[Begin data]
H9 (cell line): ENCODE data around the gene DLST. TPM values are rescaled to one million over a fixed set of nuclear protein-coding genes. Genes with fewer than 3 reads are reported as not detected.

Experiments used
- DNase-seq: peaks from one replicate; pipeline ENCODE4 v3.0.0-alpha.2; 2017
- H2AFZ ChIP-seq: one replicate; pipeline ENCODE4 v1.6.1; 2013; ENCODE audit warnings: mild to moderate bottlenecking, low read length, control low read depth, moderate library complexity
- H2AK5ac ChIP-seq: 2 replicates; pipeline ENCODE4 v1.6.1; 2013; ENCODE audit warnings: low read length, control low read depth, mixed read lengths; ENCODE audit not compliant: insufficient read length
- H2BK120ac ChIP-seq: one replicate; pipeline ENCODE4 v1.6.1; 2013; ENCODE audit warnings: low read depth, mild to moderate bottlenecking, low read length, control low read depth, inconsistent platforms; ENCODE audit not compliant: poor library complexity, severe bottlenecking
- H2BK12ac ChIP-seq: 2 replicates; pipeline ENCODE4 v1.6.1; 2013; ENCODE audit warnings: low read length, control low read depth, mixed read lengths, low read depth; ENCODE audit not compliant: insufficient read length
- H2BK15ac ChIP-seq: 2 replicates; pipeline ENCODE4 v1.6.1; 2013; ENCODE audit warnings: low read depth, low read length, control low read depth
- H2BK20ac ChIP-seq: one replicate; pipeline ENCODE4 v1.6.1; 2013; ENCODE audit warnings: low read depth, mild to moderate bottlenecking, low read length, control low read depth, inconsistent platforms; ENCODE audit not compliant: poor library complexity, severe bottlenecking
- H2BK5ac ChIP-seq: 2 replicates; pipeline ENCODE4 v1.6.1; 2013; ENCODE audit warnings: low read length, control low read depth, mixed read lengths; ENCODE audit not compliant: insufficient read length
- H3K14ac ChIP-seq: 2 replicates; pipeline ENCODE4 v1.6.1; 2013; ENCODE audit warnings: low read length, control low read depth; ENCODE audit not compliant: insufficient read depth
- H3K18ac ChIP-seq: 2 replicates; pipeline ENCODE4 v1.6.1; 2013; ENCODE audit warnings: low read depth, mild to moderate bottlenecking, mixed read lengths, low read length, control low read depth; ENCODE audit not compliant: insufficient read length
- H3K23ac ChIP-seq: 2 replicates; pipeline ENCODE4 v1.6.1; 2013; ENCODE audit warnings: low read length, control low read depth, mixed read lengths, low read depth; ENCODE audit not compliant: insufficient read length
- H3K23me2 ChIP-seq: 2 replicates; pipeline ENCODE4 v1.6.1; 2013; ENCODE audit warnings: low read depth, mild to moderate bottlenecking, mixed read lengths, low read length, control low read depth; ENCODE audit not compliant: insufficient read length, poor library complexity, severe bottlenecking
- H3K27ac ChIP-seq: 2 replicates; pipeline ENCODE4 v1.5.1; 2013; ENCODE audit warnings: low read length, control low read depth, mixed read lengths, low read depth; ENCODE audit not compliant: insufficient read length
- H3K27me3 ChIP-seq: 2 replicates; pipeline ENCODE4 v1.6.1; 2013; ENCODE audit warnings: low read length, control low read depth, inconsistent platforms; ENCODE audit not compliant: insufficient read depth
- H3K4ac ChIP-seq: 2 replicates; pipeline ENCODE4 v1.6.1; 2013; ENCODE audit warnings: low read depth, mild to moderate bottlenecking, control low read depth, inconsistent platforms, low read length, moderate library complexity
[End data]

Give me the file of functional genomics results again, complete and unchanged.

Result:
H9 (cell line): ENCODE data around the gene DLST. TPM values are rescaled to one million over a fixed set of nuclear protein-coding genes. Genes with fewer than 3 reads are reported as not detected.

Experiments used
- DNase-seq: peaks from one replicate; pipeline ENCODE4 v3.0.0-alpha.2; 2017
- H2AFZ ChIP-seq: one replicate; pipeline ENCODE4 v1.6.1; 2013; ENCODE audit warnings: mild to moderate bottlenecking, low read length, control low read depth, moderate library complexity
- H2AK5ac ChIP-seq: 2 replicates; pipeline ENCODE4 v1.6.1; 2013; ENCODE audit warnings: low read length, control low read depth, mixed read lengths; ENCODE audit not compliant: insufficient read length
- H2BK120ac ChIP-seq: one replicate; pipeline ENCODE4 v1.6.1; 2013; ENCODE audit warnings: low read depth, mild to moderate bottlenecking, low read length, control low read depth, inconsistent platforms; ENCODE audit not compliant: poor library complexity, severe bottlenecking
- H2BK12ac ChIP-seq: 2 replicates; pipeline ENCODE4 v1.6.1; 2013; ENCODE audit warnings: low read length, control low read depth, mixed read lengths, low read depth; ENCODE audit not compliant: insufficient read length
- H2BK15ac ChIP-seq: 2 replicates; pipeline ENCODE4 v1.6.1; 2013; ENCODE audit warnings: low read depth, low read length, control low read depth
- H2BK20ac ChIP-seq: one replicate; pipeline ENCODE4 v1.6.1; 2013; ENCODE audit warnings: low read depth, mild to moderate bottlenecking, low read length, control low read depth, inconsistent platforms; ENCODE audit not compliant: poor library complexity, severe bottlenecking
- H2BK5ac ChIP-seq: 2 replicates; pipeline ENCODE4 v1.6.1; 2013; ENCODE audit warnings: low read length, control low read depth, mixed read lengths; ENCODE audit not compliant: insufficient read length
- H3K14ac ChIP-seq: 2 replicates; pipeline ENCODE4 v1.6.1; 2013; ENCODE audit warnings: low read length, control low read depth; ENCODE audit not compliant: insufficient read depth
- H3K18ac ChIP-seq: 2 replicates; pipeline ENCODE4 v1.6.1; 2013; ENCODE audit warnings: low read depth, mild to moderate bottlenecking, mixed read lengths, low read length, control low read depth; ENCODE audit not compliant: insufficient read length
- H3K23ac ChIP-seq: 2 replicates; pipeline ENCODE4 v1.6.1; 2013; ENCODE audit warnings: low read length, control low read depth, mixed read lengths, low read depth; ENCODE audit not compliant: insufficient read length
- H3K23me2 ChIP-seq: 2 replicates; pipeline ENCODE4 v1.6.1; 2013; ENCODE audit warnings: low read depth, mild to moderate bottlenecking, mixed read lengths, low read length, control low read depth; ENCODE audit not compliant: insufficient read length, poor library complexity, severe bottlenecking
- H3K27ac ChIP-seq: 2 replicates; pipeline ENCODE4 v1.5.1; 2013; ENCODE audit warnings: low read length, control low read depth, mixed read lengths, low read depth; ENCODE audit not compliant: insufficient read length
- H3K27me3 ChIP-seq: 2 replicates; pipeline ENCODE4 v1.6.1; 2013; ENCODE audit warnings: low read length, control low read depth, inconsistent platforms; ENCODE audit not compliant: insufficient read depth
- H3K4ac ChIP-seq: 2 replicates; pipeline ENCODE4 v1.6.1; 2013; ENCODE audit warnings: low read depth, mild to moderate bottlenecking, control low read depth, inconsistent platforms, low read length, moderate library complexity